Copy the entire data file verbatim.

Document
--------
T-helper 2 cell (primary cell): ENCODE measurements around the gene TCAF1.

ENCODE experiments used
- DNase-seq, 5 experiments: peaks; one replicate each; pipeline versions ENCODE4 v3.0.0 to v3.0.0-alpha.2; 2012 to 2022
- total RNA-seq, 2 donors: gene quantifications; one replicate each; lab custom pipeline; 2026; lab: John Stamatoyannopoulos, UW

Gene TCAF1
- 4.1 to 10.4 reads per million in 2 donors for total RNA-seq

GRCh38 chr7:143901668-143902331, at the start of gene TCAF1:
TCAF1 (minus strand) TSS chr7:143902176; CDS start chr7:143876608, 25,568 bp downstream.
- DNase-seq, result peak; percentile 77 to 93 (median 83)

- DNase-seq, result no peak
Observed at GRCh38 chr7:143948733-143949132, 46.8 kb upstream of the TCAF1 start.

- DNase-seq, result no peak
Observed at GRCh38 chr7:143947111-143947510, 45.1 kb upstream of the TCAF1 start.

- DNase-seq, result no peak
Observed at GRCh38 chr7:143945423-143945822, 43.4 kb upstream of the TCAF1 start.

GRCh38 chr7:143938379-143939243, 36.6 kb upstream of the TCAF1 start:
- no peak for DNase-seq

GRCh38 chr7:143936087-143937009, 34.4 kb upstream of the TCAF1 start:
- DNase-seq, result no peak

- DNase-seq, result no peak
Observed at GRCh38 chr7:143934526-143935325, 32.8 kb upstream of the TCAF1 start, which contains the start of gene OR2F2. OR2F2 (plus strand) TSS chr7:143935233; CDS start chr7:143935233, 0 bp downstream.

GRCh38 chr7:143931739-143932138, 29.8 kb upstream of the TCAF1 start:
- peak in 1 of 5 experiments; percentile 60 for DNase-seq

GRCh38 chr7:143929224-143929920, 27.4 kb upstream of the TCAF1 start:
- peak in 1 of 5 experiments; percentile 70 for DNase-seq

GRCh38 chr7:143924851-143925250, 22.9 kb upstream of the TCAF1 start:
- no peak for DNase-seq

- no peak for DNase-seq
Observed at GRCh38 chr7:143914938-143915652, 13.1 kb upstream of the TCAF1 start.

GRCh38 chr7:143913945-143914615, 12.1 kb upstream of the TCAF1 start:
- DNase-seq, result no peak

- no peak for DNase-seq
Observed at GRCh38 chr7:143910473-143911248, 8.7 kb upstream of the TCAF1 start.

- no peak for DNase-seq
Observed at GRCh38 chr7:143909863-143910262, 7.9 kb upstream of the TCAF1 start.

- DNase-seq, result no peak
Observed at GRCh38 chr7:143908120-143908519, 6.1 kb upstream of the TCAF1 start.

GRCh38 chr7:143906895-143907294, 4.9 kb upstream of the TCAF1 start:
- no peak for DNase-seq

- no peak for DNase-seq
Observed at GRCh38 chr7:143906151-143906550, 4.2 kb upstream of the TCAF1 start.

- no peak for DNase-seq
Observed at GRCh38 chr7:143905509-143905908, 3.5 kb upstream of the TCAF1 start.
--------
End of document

T-helper 2 cell (primary cell): ENCODE measurements around the gene TCAF1.

ENCODE experiments used
- DNase-seq, 5 experiments: peaks; one replicate each; pipeline versions ENCODE4 v3.0.0 to v3.0.0-alpha.2; 2012 to 2022
- total RNA-seq, 2 donors: gene quantifications; one replicate each; lab custom pipeline; 2026; lab: John Stamatoyannopoulos, UW

Gene TCAF1
- 4.1 to 10.4 reads per million in 2 donors for total RNA-seq

GRCh38 chr7:143901668-143902331, at the start of gene TCAF1:
TCAF1 (minus strand) TSS chr7:143902176; CDS start chr7:143876608, 25,568 bp downstream.
- DNase-seq, result peak; percentile 77 to 93 (median 83)

- DNase-seq, result no peak
Observed at GRCh38 chr7:143948733-143949132, 46.8 kb upstream of the TCAF1 start.

- DNase-seq, result no peak
Observed at GRCh38 chr7:143947111-143947510, 45.1 kb upstream of the TCAF1 start.

- DNase-seq, result no peak
Observed at GRCh38 chr7:143945423-143945822, 43.4 kb upstream of the TCAF1 start.

GRCh38 chr7:143938379-143939243, 36.6 kb upstream of the TCAF1 start:
- no peak for DNase-seq

GRCh38 chr7:143936087-143937009, 34.4 kb upstream of the TCAF1 start:
- DNase-seq, result no peak

- DNase-seq, result no peak
Observed at GRCh38 chr7:143934526-143935325, 32.8 kb upstream of the TCAF1 start, which contains the start of gene OR2F2. OR2F2 (plus strand) TSS chr7:143935233; CDS start chr7:143935233, 0 bp downstream.

GRCh38 chr7:143931739-143932138, 29.8 kb upstream of the TCAF1 start:
- peak in 1 of 5 experiments; percentile 60 for DNase-seq

GRCh38 chr7:143929224-143929920, 27.4 kb upstream of the TCAF1 start:
- peak in 1 of 5 experiments; percentile 70 for DNase-seq

GRCh38 chr7:143924851-143925250, 22.9 kb upstream of the TCAF1 start:
- no peak for DNase-seq

- no peak for DNase-seq
Observed at GRCh38 chr7:143914938-143915652, 13.1 kb upstream of the TCAF1 start.

GRCh38 chr7:143913945-143914615, 12.1 kb upstream of the TCAF1 start:
- DNase-seq, result no peak

- no peak for DNase-seq
Observed at GRCh38 chr7:143910473-143911248, 8.7 kb upstream of the TCAF1 start.

- no peak for DNase-seq
Observed at GRCh38 chr7:143909863-143910262, 7.9 kb upstream of the TCAF1 start.

- DNase-seq, result no peak
Observed at GRCh38 chr7:143908120-143908519, 6.1 kb upstream of the TCAF1 start.

GRCh38 chr7:143906895-143907294, 4.9 kb upstream of the TCAF1 start:
- no peak for DNase-seq

- no peak for DNase-seq
Observed at GRCh38 chr7:143906151-143906550, 4.2 kb upstream of the TCAF1 start.

- no peak for DNase-seq
Observed at GRCh38 chr7:143905509-143905908, 3.5 kb upstream of the TCAF1 start.